(Sir Edward George) Yes. In general I would have described both the November forecast and the current forecast in terms of close to trend growth looking forward, and sustained low inflation near the target. I think the focus on small changes in numbers is actually misleading. The uncertainty of the forecast is such that it is not a tremendously constructive thing to do to focus on the last decimal place. I confirm that the forecast that we make in that sense is broadly similar to the forecast that we made in November. Some of the changes are really to do with the past rather than the future, but of course, they influence the forecast by altering the starting point. I do not know if any of my colleagues would like to comment. They are more closely associated with the forecasting process than I am.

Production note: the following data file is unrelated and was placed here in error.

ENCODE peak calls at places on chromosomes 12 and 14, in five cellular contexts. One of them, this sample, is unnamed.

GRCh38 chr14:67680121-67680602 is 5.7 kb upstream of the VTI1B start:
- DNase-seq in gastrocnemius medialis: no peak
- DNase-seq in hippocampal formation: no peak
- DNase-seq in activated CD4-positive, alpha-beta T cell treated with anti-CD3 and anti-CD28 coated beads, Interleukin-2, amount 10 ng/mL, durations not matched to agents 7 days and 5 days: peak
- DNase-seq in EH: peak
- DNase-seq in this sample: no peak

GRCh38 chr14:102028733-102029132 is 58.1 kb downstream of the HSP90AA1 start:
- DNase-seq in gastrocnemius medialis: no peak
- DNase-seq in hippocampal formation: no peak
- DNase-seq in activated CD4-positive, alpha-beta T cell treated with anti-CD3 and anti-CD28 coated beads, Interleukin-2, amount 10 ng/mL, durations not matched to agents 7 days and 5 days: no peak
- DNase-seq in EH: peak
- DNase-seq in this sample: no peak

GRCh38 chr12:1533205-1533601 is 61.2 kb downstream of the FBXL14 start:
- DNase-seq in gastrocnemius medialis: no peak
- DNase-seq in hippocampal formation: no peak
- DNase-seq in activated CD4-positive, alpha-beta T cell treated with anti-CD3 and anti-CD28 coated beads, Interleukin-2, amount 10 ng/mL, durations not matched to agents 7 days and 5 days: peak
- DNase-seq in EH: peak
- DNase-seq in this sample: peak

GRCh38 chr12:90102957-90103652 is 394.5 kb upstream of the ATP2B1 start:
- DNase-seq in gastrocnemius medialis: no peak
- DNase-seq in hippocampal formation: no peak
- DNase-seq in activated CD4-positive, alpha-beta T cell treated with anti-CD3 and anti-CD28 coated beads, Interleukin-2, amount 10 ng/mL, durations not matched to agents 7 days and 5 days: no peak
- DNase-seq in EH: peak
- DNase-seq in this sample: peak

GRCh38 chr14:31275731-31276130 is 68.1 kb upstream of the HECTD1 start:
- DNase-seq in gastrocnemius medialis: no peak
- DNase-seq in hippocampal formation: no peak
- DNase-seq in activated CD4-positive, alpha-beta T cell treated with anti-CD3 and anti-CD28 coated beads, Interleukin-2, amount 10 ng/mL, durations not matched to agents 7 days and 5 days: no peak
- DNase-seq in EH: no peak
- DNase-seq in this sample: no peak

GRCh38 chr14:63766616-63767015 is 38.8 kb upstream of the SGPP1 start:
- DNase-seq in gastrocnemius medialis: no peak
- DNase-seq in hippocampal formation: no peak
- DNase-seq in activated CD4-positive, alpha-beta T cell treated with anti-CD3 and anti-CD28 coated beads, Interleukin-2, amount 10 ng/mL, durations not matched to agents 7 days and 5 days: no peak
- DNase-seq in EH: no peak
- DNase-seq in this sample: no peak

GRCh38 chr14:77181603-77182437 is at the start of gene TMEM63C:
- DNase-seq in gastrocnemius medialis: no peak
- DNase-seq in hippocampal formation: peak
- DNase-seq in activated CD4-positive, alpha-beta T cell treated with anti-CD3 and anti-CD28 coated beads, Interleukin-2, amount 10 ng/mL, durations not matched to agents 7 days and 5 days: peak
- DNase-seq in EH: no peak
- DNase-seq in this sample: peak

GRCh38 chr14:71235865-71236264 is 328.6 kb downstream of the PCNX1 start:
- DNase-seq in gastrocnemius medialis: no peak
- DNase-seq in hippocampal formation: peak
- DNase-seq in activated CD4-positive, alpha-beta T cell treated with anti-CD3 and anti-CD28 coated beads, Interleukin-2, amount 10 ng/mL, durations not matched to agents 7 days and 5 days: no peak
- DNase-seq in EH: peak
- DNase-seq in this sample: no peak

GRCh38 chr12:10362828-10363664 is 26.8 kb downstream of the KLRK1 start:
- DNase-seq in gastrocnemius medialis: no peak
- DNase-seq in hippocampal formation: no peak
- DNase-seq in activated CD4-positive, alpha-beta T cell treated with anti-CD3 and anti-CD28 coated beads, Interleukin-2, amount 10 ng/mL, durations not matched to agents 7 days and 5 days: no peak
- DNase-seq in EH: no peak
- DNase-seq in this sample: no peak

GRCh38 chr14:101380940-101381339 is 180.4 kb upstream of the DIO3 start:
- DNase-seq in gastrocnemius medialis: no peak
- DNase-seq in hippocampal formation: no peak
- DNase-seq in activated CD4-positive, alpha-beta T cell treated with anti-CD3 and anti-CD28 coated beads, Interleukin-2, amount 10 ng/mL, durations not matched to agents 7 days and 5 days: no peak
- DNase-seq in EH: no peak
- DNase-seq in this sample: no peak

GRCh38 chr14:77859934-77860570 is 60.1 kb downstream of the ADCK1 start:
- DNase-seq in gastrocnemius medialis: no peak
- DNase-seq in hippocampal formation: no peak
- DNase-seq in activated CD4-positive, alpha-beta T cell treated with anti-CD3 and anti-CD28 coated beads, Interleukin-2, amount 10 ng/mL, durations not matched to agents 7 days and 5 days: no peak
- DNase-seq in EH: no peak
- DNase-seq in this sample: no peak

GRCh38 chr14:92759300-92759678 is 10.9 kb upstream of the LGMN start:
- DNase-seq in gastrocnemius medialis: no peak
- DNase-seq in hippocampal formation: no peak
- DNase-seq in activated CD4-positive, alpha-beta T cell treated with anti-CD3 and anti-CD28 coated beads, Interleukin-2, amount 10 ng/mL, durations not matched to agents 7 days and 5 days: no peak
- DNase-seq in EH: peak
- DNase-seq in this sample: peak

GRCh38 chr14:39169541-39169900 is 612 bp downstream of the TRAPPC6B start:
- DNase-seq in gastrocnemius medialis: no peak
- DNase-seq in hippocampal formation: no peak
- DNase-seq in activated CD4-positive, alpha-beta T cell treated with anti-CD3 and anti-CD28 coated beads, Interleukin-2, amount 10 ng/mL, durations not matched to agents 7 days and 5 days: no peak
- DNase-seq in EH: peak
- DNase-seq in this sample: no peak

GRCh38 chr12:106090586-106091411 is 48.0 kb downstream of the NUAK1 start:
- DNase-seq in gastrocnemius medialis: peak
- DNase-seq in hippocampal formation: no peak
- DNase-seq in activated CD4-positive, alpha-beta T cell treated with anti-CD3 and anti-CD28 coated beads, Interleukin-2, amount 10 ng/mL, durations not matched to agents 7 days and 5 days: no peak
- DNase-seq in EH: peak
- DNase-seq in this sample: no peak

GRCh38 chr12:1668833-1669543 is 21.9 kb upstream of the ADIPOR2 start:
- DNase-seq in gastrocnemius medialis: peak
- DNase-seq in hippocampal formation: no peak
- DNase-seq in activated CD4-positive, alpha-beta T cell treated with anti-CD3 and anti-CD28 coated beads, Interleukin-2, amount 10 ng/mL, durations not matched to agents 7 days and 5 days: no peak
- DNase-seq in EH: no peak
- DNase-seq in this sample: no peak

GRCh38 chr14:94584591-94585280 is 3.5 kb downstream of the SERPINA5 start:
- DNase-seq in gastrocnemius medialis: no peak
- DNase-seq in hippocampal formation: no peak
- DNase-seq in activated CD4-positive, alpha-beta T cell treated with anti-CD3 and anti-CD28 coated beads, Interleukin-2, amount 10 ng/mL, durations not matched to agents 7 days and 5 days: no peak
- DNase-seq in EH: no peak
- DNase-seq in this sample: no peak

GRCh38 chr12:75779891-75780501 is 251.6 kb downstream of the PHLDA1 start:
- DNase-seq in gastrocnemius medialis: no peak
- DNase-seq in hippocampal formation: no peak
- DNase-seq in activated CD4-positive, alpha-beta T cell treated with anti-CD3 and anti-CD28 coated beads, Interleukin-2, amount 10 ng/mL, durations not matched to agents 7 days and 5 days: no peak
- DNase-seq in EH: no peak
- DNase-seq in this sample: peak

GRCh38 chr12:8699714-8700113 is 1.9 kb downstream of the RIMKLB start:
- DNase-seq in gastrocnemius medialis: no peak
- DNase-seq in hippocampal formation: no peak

(Mr Bean) In terms of the details of the forecast, it is a bit weaker in the very short term, and that reflects the latest outturns to the UK data and revisions to date over the last couple of years. But, as the Governor stressed, the big picture here is very similar to what we had in November. Average growth over the two years is very similar. So essentially we have a slightly sharper downturn in the short term and a stronger recovery a bit further out. As far as the world picture goes, it is a little weaker because outturns in the euro zone were a little bit weaker than we expected, although as far as the US is concerned, we have not changed our estimates very much. Really, the changes are actually very small in the context of the usual changes in forecasting.